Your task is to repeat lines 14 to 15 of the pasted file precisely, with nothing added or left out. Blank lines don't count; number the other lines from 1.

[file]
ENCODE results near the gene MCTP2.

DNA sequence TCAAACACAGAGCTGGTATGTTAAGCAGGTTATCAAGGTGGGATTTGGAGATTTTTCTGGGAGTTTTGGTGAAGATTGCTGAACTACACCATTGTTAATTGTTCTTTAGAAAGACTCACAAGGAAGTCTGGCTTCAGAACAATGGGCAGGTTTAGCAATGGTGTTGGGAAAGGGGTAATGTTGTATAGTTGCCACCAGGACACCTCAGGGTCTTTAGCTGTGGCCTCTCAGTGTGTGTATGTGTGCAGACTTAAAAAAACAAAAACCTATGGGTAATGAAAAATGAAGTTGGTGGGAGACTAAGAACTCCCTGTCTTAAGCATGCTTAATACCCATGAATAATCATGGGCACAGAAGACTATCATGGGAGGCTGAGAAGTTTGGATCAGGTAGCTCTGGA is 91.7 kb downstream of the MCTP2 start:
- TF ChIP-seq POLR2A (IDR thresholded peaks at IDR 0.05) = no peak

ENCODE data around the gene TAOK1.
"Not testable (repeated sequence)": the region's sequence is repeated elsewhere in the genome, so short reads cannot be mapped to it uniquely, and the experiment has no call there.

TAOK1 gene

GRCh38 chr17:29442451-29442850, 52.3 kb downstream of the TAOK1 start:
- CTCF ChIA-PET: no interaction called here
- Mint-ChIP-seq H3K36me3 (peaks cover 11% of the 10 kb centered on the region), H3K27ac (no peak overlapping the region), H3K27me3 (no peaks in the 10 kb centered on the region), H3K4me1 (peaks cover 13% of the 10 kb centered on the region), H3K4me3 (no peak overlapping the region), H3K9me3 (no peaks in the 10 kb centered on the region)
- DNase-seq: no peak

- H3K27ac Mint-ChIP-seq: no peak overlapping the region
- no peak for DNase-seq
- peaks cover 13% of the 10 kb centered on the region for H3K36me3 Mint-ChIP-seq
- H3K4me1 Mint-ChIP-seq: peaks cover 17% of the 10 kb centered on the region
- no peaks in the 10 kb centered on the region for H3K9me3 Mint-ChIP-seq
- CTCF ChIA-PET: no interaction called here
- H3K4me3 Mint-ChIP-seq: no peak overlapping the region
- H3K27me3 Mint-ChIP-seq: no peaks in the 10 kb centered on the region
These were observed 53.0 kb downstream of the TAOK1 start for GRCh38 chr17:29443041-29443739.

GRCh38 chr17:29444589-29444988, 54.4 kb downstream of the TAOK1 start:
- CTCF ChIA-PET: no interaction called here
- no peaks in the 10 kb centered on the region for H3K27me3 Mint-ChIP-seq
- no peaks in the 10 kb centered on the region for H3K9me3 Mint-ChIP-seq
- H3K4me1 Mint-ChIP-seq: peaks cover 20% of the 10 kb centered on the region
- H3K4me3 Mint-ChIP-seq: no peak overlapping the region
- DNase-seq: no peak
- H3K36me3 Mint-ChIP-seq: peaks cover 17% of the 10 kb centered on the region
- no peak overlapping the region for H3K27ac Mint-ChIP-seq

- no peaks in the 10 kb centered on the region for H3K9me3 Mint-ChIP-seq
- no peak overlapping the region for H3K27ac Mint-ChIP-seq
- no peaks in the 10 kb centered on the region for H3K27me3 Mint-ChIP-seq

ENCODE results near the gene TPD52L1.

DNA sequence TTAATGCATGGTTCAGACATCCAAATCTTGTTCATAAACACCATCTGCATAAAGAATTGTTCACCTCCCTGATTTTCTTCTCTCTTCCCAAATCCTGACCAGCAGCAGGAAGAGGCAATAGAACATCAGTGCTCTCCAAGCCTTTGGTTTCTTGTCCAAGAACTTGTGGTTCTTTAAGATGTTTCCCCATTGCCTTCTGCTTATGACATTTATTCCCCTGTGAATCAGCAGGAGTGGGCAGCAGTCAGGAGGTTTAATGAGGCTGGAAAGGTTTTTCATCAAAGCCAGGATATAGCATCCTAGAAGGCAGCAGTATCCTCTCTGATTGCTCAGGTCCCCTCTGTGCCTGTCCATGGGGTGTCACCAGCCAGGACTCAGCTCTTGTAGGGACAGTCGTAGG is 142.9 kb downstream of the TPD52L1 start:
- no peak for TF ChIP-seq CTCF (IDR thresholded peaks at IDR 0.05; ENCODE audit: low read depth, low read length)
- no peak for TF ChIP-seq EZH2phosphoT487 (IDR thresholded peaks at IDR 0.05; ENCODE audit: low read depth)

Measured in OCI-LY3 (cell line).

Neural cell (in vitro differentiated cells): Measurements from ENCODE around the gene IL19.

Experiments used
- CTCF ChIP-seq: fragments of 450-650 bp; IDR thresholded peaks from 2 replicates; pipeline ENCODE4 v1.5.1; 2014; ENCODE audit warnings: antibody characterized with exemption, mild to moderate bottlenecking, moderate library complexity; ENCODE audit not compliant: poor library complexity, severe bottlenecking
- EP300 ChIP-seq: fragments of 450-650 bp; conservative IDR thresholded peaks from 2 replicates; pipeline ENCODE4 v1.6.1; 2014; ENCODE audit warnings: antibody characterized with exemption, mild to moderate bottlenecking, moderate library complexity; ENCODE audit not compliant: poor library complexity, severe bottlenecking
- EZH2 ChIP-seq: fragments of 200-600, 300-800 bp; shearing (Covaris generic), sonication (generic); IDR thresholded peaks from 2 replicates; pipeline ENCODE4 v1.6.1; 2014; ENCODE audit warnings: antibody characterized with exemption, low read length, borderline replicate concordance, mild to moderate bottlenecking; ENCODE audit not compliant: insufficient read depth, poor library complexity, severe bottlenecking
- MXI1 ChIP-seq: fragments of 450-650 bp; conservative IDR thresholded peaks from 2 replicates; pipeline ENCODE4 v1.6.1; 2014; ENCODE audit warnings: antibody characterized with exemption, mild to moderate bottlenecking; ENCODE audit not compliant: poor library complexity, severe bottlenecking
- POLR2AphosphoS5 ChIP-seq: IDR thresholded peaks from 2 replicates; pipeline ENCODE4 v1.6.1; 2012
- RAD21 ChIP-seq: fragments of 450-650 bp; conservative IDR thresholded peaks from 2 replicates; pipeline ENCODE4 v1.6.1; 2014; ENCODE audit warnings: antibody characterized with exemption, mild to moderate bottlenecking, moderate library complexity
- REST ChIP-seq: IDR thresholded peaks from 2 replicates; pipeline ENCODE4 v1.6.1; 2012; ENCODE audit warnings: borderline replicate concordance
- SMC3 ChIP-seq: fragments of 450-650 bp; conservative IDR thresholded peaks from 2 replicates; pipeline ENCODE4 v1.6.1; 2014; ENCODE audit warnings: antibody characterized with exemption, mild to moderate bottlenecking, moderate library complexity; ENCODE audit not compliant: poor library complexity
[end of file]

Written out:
- H3K4me1 Mint-ChIP-seq: peaks cover 17% of the 10 kb centered on the region
- no peaks in the 10 kb centered on the region for H3K9me3 Mint-ChIP-seq